HB 1591

This analysis was prepared by non-partisan legislative staff for the use of legislative members in their deliberations. This analysis is not a part of the legislation nor does it constitute a statement of legislative intent.

As Reported by House Committee On:

Civil Rights & Judiciary

Title: An act relating to the rights of persons experiencing homelessness.

Brief Description: Concerning the rights of persons experiencing homelessness.

Sponsors: Representatives Gregerson, Peterson, Macri, Doglio, Appleton, Thai, Robinson, Jinkins, Lekanoff, Slatter and Davis.

Brief History:

Committee Activity:

Civil Rights & Judiciary: 2/12/19, 2/22/19 [DPS].

Brief Summary of Substitute Bill

  • Codifies the rights in public space of people experiencing homelessness, and provides that such a person may not be prosecuted criminally for exercising these rights when the person has no reasonable alternative but to survive in public space and existing local shelters are inadequate in number or capacity or are functionally inaccessible.

  • Requires, by October 31, 2019, reports: (a) from the state, counties, and cities concerning laws, regulations, and policies that infringe upon certain rights; and (b) from the Office of Homeless Youth Prevention and Protection Programs regarding certain rights of unaccompanied homeless youth and young adults.


Majority Report: The substitute bill be substituted therefor and the substitute bill do pass. Signed by 9 members: Representatives Jinkins, Chair; Thai, Vice Chair; Goodman, Hansen, Kilduff, Kirby, Orwall, Valdez and Walen.

Minority Report: Do not pass. Signed by 6 members: Representatives Irwin, Ranking Minority Member; Dufault, Assistant Ranking Minority Member; Graham, Klippert, Shea and Ybarra.

Staff: Cece Clynch (786-7195).


Rights of People Experiencing Homelessness.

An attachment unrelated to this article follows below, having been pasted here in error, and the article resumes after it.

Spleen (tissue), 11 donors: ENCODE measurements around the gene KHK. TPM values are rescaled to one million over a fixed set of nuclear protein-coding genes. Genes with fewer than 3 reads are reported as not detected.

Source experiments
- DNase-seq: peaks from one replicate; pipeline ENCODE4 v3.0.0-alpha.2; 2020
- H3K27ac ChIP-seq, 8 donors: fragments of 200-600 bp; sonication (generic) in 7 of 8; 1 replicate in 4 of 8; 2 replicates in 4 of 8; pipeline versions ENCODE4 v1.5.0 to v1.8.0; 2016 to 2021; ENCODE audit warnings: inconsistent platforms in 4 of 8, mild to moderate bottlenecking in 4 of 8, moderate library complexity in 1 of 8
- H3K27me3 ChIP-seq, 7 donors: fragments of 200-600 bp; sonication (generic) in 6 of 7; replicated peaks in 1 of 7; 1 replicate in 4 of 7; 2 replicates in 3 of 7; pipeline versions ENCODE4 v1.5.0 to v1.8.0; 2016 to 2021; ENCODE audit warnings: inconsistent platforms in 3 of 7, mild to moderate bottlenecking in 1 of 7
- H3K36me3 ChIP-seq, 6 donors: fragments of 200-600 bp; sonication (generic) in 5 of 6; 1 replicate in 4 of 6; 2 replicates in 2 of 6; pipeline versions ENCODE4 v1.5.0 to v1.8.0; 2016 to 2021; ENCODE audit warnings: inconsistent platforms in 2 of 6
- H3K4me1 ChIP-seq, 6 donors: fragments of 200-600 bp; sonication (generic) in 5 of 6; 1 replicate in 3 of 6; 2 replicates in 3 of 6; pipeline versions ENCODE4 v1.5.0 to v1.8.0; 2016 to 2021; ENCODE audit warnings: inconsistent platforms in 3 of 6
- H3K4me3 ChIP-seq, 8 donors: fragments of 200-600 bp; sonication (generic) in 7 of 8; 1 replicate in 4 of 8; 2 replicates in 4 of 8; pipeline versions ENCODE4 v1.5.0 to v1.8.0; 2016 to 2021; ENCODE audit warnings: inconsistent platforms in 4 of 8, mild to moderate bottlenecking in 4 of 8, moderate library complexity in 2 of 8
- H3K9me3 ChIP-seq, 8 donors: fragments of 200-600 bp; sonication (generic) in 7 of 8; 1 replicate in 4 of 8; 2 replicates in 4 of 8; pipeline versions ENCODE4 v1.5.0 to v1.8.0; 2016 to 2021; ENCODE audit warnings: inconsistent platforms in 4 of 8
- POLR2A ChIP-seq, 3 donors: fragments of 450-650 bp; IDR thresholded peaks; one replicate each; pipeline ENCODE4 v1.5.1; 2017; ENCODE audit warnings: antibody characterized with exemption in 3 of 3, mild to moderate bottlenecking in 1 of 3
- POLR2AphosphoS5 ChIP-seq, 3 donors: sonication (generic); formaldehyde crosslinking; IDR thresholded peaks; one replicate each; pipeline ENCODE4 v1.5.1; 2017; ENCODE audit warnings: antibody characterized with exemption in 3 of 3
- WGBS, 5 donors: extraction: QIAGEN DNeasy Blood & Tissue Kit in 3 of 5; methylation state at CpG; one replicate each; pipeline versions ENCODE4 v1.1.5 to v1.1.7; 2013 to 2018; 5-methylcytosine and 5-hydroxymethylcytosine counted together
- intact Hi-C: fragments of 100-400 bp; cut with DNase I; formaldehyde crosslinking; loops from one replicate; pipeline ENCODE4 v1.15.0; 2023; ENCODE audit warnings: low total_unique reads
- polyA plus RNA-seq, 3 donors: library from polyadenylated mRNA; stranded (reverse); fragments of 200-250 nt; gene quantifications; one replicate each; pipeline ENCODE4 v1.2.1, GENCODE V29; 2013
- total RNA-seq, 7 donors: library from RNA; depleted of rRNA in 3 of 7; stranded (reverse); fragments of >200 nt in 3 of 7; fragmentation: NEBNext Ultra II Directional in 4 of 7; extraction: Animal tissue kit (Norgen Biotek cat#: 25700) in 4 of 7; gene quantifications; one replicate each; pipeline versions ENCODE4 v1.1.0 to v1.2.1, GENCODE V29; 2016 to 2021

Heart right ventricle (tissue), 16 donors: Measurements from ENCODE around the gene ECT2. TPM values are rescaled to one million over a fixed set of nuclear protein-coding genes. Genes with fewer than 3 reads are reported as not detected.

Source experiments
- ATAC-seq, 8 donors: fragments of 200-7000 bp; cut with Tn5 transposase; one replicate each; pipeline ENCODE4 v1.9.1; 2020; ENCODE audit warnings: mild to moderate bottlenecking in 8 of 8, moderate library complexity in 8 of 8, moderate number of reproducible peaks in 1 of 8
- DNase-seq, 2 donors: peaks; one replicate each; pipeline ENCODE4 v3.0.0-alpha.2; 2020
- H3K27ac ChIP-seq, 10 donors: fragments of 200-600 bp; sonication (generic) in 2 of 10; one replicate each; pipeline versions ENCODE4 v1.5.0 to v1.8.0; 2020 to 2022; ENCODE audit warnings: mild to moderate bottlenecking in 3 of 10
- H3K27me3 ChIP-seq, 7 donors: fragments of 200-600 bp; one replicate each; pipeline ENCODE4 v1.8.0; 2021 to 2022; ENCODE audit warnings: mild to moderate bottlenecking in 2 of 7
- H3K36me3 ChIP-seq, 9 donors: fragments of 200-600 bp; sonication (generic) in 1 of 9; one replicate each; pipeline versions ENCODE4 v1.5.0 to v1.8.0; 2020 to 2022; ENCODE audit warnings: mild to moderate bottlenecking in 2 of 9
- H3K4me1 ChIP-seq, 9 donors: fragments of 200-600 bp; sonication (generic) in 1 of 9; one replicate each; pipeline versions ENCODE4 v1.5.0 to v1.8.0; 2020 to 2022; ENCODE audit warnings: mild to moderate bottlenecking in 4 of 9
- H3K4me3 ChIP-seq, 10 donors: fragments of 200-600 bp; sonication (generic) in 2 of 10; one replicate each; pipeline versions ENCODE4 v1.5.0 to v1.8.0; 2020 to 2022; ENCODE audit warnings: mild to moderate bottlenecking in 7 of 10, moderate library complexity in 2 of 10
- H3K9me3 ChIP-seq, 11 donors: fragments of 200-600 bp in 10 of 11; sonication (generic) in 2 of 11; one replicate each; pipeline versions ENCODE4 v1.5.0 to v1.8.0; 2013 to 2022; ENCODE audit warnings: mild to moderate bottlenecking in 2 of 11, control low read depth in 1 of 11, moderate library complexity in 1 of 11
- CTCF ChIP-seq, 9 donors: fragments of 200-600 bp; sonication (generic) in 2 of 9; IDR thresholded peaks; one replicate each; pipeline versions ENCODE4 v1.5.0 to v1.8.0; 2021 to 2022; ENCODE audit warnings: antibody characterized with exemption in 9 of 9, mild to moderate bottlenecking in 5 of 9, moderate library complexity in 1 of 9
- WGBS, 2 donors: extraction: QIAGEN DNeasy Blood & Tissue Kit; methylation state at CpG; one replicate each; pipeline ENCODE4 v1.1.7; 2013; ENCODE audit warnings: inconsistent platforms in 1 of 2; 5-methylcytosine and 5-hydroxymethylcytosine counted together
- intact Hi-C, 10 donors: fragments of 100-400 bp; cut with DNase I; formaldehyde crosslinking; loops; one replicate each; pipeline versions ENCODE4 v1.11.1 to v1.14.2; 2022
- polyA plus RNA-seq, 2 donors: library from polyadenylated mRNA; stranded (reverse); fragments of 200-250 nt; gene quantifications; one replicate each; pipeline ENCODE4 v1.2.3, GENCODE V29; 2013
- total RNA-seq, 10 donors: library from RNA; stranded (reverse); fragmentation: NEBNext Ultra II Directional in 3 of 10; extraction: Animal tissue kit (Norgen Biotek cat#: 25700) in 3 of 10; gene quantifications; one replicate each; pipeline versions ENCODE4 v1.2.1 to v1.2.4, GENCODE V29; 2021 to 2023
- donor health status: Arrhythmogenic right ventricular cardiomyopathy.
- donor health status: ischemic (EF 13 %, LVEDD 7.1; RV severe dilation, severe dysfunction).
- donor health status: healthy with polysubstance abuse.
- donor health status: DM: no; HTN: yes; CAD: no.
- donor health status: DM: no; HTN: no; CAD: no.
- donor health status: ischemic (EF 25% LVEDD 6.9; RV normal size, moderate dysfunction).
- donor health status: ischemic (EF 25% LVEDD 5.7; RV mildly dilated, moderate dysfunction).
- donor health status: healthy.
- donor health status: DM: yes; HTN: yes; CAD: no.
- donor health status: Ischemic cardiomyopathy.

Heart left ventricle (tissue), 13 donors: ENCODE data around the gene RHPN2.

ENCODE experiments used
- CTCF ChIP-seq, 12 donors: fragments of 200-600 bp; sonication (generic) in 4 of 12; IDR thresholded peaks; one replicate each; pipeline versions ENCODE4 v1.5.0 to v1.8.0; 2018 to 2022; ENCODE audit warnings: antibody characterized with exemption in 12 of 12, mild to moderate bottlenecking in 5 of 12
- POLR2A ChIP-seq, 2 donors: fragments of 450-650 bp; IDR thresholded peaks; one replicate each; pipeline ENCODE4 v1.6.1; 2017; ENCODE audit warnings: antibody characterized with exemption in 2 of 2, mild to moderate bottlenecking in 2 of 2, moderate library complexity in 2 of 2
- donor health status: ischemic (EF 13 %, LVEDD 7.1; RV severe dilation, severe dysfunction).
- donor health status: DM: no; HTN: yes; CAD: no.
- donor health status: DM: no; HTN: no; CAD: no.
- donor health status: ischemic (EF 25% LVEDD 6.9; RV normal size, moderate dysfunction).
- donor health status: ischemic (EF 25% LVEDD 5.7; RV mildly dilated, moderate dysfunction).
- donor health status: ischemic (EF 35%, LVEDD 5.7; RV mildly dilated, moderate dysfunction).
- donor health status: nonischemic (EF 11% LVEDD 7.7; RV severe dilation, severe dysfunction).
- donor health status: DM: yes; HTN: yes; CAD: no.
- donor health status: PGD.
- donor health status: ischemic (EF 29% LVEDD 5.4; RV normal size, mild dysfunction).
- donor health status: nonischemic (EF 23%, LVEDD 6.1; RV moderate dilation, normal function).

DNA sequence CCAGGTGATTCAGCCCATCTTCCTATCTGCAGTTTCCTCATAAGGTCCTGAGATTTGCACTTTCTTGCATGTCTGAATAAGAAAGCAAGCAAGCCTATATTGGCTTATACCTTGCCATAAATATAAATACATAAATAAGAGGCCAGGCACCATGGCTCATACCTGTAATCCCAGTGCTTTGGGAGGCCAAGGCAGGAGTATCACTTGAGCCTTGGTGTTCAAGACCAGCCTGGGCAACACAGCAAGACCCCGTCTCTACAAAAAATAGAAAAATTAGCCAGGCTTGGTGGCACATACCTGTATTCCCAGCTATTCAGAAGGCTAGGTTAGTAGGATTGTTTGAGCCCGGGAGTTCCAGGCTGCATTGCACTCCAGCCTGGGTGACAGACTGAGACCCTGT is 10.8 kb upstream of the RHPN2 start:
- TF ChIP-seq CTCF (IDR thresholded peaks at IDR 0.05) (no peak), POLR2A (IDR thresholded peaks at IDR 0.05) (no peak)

The United States (U.S.) Ninth Circuit Court of Appeals issued the Martin v. Boise opinion in September 2018 holding that sitting, lying, and sleeping are unavoidable consequences of being human, and that a city is prohibited under the Eighth Amendment to the U.S. Constitution from imposing criminal sanctions against homeless individuals for sleeping outdoors on public property when no alternative shelter was available to them. The Eighth Amendment provides that "excessive bail shall not be required, nor excessive fines imposed, nor cruel and unusual punishments inflicted."

Office of Homeless Youth Prevention and Protection Programs.

The Office of Homeless Youth Prevention and Protection Programs (OHY) was created in 2015 as an office within the Department of Commerce. The OHY provides services for youth and young adults up to 24 years of age, including:


Summary of Substitute Bill:

Rights of People Experiencing Homelessness.

A new chapter is created, codifying the rights of people experiencing homelessness. Every person experiencing homelessness and who has no reasonable alternative but to survive in public space has the following rights in public space:

A person experiencing homelessness may not be prosecuted criminally under any state or local law for exercising these rights when that person has no reasonable alternative but to survive in public space and existing local shelters are inadequate in number or capacity or are functionally inaccessible. The exercise of these rights must not impede or limit the authority and responsibility of the state and local governments to: